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Sea Defences

21 Nov 2023 - Phase 1 Short List Options - The scheme's virtual exhibition room was live online via the project's website at: between 20 Nov - 15 Dec 2023. There was a 'pop-in' public exhibition on the options at the Sovereign Harbour Community Centre on Friday 1st December from 9.30am to 12pm. An online Q&A session with the project team took place on Monday 4 December 12:00pm - 2:00pm Scheme website.

In November 2021 SHRA arranged an online meeting for members with representatives of PCDL and the Environment Agency (EA) to discuss future plans for sea defence work and to learn about the EA's Pevensey Bay to Eastbourne Coastal Management Scheme.  A video recording of the event and slides from the PCDL and EA presentations are available on this dedicated webpage.... 

The EA scheme will have important implications for Sovereign Harbour residents so SHRA is engaging with the EA's project team and will report back to members as the project develops and as EA's plans and options are finalised and communicated.
Scheme webpage:

Beach Work

Sovereign Harbour property owners are covenanted to pay towards flood protection work on the local beaches as part of the annual Harbour Rentcharge.

The main reason Harbour residents pay a charge is that the harbour entrance now prevents the natural drift of shingle that would otherwise protect the north harbour beach, so shingle has to be transported to the beach in lorries or supplied by dredger (see the  "Shingle Bypassing" panel). That extra work would not be necessary if the harbour didn’t exist.

The curent beach work is carried out by Pevensey Coastal Defence Ltd (PCDL) on behalf of the Environment Agency under a Public Private Partnership (PPP/PFI) agreement.  The agreement ends in 2025.  SHRA has asked to be involved from an early stage when new arrangements are being considered.

The beaches are monitored and surveyed throughout the year, but most of the shingle work is carried out during the winter months.

Main Activities

These are the main activities carried out by PCDL. Links are to the PCDL web site.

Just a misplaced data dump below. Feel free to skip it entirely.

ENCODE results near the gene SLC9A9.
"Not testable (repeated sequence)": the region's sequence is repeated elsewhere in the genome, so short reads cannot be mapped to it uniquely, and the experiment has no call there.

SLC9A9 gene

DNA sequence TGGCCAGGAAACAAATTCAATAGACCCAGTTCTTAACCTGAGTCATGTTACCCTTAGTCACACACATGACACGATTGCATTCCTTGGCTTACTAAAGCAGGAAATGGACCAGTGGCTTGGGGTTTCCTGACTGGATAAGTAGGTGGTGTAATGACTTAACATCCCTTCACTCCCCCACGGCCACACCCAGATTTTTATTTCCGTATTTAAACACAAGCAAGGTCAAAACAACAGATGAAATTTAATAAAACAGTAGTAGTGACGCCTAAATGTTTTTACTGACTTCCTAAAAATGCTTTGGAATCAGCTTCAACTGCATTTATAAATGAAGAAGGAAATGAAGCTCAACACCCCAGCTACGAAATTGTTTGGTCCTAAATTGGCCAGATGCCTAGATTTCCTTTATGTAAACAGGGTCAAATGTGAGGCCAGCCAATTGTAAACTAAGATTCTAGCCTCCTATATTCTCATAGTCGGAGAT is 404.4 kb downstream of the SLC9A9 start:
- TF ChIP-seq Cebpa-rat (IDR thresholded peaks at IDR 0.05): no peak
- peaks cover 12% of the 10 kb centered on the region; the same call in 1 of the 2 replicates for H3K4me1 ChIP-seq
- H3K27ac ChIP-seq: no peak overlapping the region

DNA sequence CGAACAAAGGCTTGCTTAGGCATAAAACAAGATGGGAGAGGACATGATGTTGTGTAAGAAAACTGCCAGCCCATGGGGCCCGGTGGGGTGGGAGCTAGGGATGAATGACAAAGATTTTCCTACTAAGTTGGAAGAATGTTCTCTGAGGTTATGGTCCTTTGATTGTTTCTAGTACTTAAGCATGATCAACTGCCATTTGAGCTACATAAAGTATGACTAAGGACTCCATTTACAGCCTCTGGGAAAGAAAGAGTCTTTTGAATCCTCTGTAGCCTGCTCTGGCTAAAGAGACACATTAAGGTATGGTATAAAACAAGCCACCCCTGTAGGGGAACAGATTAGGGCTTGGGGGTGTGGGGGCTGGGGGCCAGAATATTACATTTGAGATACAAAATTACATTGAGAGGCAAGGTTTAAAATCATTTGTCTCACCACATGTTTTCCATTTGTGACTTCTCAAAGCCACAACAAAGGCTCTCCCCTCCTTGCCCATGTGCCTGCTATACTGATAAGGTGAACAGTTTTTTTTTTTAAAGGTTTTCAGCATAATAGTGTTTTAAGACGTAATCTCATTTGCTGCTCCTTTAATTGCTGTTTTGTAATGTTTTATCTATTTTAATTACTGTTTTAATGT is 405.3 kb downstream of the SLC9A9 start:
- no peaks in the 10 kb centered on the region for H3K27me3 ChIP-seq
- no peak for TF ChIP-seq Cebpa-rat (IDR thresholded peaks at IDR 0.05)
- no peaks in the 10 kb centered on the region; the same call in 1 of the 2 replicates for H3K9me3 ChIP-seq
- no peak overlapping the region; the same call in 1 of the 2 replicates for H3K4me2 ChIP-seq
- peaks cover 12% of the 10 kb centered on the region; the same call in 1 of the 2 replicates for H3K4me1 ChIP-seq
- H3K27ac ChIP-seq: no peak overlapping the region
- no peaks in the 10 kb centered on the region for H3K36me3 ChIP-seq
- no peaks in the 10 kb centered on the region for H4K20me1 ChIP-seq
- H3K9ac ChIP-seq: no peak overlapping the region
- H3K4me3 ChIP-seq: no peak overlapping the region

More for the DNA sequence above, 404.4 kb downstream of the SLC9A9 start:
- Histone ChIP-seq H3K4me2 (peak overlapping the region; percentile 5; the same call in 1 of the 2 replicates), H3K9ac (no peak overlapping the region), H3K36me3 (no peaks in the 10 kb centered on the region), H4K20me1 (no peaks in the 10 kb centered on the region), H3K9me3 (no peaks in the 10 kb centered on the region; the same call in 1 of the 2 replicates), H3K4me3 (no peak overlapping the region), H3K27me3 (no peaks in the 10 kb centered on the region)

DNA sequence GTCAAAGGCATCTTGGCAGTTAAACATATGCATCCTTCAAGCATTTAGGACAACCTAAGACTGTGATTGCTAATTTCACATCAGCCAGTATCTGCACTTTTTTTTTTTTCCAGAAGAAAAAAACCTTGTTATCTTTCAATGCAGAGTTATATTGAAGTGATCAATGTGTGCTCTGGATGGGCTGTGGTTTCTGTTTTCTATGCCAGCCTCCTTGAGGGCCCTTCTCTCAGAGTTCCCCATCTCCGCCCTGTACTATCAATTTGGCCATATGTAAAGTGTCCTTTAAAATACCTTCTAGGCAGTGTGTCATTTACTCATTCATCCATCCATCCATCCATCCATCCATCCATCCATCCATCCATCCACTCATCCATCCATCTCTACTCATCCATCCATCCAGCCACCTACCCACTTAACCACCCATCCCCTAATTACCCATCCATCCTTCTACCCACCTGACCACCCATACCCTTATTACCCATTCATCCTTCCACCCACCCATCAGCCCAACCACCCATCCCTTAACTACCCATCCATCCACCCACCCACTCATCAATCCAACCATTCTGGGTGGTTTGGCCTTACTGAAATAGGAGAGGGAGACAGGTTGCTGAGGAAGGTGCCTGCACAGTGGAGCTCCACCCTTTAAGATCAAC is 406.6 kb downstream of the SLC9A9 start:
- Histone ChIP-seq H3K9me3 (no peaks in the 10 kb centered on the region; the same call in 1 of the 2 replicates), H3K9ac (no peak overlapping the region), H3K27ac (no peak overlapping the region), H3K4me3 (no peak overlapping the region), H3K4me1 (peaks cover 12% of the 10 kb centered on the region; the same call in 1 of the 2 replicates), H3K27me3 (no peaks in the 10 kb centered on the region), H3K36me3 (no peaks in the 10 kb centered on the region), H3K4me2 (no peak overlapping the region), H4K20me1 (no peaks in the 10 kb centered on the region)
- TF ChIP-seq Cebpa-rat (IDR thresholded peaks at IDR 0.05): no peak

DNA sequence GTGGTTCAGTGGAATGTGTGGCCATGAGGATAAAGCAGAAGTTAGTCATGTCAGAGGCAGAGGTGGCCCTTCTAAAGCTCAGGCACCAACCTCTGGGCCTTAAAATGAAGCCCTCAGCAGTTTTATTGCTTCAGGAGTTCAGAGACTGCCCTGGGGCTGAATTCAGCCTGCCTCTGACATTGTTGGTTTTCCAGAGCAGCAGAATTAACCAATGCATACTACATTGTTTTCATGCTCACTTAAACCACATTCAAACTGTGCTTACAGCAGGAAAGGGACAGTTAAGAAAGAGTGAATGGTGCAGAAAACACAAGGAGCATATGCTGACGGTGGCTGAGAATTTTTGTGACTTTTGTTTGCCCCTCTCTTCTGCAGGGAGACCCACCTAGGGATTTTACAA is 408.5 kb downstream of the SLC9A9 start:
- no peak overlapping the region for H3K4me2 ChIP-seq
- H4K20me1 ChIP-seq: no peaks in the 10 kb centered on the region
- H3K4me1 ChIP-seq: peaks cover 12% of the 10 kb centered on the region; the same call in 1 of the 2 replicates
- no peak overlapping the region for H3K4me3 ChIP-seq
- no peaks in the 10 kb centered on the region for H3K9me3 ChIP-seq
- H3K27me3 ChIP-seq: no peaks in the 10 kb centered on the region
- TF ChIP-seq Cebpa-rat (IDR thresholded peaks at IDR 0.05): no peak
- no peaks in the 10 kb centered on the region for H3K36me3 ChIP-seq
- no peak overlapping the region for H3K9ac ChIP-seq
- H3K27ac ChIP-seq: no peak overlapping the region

● Recharge - Shingle lost from the frontage every year has to be replaced. This is done using sea-dredged aggregate brought ashore by dredger Sospan Dau. More information >

● Recycling - Drifting shingle that temporarily builds up in some places is moved back to areas of erosion in large dumptrucks. More information >

● Reprofiling - Shingle is drawn down the beach in storms. It is pushed back to ensure the beach crest width remains wide enough. More information >

● Groynes - The number of groynes is being considerably reduced. More information >

● Beach surveys - identify any weaknesses in the defences and quantify when works need to be implemented. More information >

Shingle Bypassing

The annual shingle transfer or 'bypassing' work involves scooping up large quantities of shingle from the South Harbour beaches and then transporting it by truck to the North Harbour beach.

Shingle builds up on the south side of Sovereign Harbour because the southern harbour arm and the dredged entrance channel prevent the natural drift of shingle onward to the North Harbour beaches. This shingle build-up needs to be transferred to replenish the shingle leaving the North Harbour beach.

The bypassing is done in the winter and typically lasts a couple of weeks or so. Due to the narrowing of the beach frontage by the building of the White Point development on Site 1, for pedestrian safety the beach area is fenced off while the bypassing is being carried out.

The bypassing is essential to help in the replenishing of the shingle lost by tidal drift from the north beaches that protect the developments, also, without it, the seaward entrance to the harbour would become blocked by the build-up of shingle.

PCDL Bypassing Info Sheet...
More info on the PCDL website >